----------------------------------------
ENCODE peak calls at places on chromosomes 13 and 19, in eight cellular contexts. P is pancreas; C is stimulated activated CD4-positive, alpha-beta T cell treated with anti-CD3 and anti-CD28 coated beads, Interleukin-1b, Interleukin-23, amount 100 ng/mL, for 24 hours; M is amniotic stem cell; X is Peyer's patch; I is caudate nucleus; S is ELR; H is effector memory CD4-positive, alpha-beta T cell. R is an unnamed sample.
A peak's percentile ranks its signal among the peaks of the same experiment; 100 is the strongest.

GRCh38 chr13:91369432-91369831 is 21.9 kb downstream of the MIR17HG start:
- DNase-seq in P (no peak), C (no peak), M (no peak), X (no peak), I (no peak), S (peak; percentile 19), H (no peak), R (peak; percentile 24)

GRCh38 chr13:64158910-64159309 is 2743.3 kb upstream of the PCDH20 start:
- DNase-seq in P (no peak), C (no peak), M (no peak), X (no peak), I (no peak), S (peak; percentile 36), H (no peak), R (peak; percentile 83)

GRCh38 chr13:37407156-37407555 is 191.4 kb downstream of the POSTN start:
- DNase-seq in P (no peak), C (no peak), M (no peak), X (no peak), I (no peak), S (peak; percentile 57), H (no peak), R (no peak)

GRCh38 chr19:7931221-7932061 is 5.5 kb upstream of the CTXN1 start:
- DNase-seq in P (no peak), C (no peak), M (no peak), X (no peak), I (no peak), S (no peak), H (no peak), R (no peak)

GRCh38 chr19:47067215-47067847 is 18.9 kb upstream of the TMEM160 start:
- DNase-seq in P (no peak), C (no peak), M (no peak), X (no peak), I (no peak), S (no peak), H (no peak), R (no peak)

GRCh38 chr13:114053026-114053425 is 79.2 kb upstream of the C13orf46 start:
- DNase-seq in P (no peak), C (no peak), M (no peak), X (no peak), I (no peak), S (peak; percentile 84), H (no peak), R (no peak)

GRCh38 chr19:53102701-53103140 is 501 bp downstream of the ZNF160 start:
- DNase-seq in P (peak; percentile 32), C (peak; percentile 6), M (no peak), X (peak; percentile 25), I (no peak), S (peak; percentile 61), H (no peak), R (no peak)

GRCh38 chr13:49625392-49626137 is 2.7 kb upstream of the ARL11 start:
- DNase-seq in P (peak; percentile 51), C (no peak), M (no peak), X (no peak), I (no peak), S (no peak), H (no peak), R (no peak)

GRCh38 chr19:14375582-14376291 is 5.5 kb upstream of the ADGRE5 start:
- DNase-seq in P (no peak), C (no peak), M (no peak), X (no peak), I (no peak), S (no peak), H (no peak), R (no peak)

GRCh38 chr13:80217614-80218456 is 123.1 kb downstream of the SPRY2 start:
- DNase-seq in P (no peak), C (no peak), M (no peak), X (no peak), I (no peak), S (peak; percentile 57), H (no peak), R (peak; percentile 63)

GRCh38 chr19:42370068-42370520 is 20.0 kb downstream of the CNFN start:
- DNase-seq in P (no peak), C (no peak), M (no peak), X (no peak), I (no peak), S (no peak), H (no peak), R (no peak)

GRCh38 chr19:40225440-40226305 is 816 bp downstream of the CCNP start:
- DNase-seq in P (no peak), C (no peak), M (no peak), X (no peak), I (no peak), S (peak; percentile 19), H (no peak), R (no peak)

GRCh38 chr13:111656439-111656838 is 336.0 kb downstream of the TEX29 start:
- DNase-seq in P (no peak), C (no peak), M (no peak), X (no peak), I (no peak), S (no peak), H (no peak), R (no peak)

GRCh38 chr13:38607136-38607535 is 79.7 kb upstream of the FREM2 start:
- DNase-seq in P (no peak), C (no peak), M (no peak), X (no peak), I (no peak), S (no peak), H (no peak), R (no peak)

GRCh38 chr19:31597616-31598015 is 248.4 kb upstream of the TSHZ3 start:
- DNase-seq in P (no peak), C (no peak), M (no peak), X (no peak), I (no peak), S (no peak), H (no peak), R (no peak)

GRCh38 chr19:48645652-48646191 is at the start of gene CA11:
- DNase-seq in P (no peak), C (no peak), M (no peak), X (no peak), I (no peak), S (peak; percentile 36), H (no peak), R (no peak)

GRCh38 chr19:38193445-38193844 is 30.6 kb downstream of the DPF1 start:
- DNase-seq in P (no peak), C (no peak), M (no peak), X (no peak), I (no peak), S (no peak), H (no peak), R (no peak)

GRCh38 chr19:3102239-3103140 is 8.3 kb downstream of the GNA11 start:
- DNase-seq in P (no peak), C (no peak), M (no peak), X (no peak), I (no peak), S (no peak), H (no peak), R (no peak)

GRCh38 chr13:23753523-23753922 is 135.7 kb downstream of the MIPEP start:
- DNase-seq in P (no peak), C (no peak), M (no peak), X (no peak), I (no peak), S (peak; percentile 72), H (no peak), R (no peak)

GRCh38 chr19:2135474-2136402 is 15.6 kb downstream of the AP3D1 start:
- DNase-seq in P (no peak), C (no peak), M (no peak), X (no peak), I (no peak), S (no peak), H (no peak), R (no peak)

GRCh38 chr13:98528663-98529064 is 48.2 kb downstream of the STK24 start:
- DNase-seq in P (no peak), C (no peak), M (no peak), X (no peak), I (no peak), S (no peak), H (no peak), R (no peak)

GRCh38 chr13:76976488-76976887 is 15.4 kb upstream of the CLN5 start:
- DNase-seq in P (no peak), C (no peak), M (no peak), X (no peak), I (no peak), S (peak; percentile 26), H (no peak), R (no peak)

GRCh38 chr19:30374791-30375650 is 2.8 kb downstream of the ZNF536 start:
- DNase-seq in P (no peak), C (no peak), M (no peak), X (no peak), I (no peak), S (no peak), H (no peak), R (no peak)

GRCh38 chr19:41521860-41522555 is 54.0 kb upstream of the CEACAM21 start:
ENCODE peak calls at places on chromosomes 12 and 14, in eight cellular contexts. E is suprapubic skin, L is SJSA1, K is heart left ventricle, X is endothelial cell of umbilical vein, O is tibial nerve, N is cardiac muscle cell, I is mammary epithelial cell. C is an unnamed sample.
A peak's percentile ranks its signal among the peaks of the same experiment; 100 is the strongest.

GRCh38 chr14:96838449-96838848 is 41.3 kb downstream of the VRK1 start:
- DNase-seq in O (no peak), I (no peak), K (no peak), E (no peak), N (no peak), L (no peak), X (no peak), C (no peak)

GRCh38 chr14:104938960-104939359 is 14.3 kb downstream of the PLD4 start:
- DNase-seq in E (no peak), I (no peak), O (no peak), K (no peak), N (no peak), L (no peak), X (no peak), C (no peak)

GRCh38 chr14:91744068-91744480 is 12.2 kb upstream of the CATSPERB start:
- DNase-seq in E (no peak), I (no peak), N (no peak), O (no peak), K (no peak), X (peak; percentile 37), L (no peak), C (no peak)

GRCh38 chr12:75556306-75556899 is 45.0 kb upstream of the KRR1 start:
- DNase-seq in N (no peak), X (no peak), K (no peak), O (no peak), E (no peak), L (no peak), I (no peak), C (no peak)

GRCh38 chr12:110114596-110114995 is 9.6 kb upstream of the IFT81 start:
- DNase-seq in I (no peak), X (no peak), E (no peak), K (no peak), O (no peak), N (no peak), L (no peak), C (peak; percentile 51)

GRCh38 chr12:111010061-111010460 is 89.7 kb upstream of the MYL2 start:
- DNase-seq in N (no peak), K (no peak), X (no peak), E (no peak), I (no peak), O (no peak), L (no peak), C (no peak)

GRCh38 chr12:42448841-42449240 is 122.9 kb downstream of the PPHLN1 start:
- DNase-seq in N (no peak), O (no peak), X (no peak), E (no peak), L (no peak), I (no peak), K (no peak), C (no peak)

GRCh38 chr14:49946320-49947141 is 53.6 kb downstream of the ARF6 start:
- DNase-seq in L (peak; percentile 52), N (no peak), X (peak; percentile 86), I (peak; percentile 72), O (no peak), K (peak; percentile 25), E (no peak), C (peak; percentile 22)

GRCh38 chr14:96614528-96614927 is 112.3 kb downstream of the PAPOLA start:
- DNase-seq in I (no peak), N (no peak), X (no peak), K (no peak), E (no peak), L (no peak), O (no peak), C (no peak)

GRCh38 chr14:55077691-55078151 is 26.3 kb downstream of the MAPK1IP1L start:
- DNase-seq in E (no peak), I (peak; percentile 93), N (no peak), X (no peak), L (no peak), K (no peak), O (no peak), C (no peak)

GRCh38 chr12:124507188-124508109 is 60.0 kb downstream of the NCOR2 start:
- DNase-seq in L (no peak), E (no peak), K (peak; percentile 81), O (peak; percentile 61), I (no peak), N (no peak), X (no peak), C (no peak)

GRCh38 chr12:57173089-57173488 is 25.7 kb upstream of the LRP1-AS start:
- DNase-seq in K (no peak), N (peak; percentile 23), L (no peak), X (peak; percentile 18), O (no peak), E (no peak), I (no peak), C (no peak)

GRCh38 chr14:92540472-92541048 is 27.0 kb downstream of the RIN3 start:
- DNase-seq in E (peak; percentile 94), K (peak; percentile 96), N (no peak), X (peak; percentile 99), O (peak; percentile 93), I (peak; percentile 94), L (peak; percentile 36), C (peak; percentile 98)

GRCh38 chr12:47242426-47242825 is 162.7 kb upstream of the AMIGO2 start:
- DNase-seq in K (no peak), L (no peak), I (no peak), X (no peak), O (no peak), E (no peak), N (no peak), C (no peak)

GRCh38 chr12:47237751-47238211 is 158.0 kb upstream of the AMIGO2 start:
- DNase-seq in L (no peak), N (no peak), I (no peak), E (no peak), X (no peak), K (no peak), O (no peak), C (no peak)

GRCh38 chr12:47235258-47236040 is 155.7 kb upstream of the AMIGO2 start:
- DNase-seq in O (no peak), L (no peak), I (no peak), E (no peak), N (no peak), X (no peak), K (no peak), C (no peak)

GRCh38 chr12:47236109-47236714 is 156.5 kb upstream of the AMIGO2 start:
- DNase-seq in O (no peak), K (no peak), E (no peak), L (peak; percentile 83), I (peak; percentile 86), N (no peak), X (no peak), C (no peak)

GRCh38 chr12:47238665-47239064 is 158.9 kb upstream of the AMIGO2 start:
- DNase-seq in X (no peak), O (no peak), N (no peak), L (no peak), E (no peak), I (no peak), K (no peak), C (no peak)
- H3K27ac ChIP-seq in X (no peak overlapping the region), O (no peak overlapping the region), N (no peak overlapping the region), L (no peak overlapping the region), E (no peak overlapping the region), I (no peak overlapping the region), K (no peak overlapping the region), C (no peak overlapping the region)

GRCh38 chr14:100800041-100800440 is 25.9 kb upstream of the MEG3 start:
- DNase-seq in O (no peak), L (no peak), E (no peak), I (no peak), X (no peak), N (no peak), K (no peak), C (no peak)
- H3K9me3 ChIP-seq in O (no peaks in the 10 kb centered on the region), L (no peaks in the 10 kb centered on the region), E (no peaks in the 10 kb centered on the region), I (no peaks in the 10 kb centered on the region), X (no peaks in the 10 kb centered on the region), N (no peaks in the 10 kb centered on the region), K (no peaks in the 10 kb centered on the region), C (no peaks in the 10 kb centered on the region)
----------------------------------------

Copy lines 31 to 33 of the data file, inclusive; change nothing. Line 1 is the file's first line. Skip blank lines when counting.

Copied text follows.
GRCh38 chr19:31597616-31598015 is 248.4 kb upstream of the TSHZ3 start:
- DNase-seq in P (no peak), C (no peak), M (no peak), X (no peak), I (no peak), S (no peak), H (no peak), R (no peak)

GRCh38 chr19:48645652-48646191 is at the start of gene CA11: